than $15. Well worth it.
3. It's not likely you'll be able to pull the guys taut enough by hand to
allow final tensioning with the turnbuckles. There won't be enough thread on
the turnbuckles to do that. The standard procedure is to pull the guy taut
with a come-along prior to attaching it to the turnbuckle. The fixed end of
the come-along is attached to the guy anchor or equalizer plate (if you have
a free hole other than the one you'll be using for that guy.) The best way
to attach the come-along cable to the guy cable is with a Klein grip. See
K7LXC's Champion Radio website for details. It can be done with wire clips,
but they have to be very tight to avoid slippage, and that risks damage to
the guy cable. A Klein grip is a much better solution and well worth the
The procedure is to tension the cable with the come-along, attach the cable
to the turnbuckle, release and remove the come-along, then use the
turnbuckle to reach final tension. I had the luxury of three come-alongs and
three Klein grips, so I was able to do all three guys at the same time,
slowly increasing the tension to keep the forces equal on the tower. My
target tension was 1000 lbs (Phillystran has to be tensioned to 15% of
breaking strength initially, then it will relax to the target 10% of
breaking strength.) As I recall, I tensioned the guys with the come-alongs
to about 400 lbs, then attached the guys to the turnbuckles to set the final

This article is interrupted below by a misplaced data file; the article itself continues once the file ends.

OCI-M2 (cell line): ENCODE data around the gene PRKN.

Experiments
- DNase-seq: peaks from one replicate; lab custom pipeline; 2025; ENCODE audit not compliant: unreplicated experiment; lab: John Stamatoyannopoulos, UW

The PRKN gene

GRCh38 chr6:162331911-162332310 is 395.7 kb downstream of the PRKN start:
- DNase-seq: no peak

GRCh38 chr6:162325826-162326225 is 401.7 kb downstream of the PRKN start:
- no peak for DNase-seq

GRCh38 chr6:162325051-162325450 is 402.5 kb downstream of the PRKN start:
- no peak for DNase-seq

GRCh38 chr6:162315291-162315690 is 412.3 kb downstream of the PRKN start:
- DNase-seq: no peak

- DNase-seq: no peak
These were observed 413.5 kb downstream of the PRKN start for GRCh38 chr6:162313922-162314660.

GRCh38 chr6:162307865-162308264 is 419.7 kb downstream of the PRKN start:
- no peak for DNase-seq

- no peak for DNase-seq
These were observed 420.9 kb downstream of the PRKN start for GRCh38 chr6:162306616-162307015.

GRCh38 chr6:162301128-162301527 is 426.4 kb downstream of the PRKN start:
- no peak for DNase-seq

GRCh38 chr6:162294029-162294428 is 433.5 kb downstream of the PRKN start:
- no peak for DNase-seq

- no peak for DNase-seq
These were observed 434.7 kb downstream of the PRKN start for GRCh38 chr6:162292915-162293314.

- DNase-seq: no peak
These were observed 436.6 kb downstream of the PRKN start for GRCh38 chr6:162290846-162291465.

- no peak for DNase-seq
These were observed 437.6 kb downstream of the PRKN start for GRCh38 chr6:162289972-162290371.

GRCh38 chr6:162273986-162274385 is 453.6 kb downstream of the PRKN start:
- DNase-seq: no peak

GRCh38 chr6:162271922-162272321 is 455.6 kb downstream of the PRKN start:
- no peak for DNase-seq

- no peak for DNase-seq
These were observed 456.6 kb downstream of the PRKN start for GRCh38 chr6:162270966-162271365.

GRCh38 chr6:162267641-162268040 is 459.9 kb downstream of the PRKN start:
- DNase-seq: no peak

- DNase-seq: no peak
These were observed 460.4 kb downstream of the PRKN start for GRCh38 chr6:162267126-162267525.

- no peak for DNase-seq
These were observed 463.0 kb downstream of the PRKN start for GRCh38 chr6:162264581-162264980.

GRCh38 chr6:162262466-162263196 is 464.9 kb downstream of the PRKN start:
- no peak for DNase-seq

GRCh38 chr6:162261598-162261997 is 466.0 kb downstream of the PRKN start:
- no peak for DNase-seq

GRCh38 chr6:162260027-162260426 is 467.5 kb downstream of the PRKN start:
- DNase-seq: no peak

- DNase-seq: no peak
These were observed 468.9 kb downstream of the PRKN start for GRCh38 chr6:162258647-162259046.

tension. My turnbuckles are 12 inches long, so they had plenty of thread to
set the final tension -- it doesn't take much thread once you get over a
couple hundred pounds. Note that before you start, the turnbuckles should be
opened wide, with maybe 1" or so of thread exposed at each end. I'm not
quite sure how to do this procedure with only one come-along and one Klein
grip, but imagine that with a target tension of 400 lbs you would tension
the cable to 100-200 lbs with the come-along and then attach the cable to
the turnbuckle. I'm sure others on the reflector can give you the right
amount of tension to shoot for. Bottom line, the cable needs to be taut
enough to allow the turnbuckle to finish the job, but not so taut that it's
pulling the tower off vertical to the point where the other guys can't
4. While the Rohn catalog shows how to use cable clips to attach the guy
wires to the tower, insulators and turnbuckles, the preferred method is to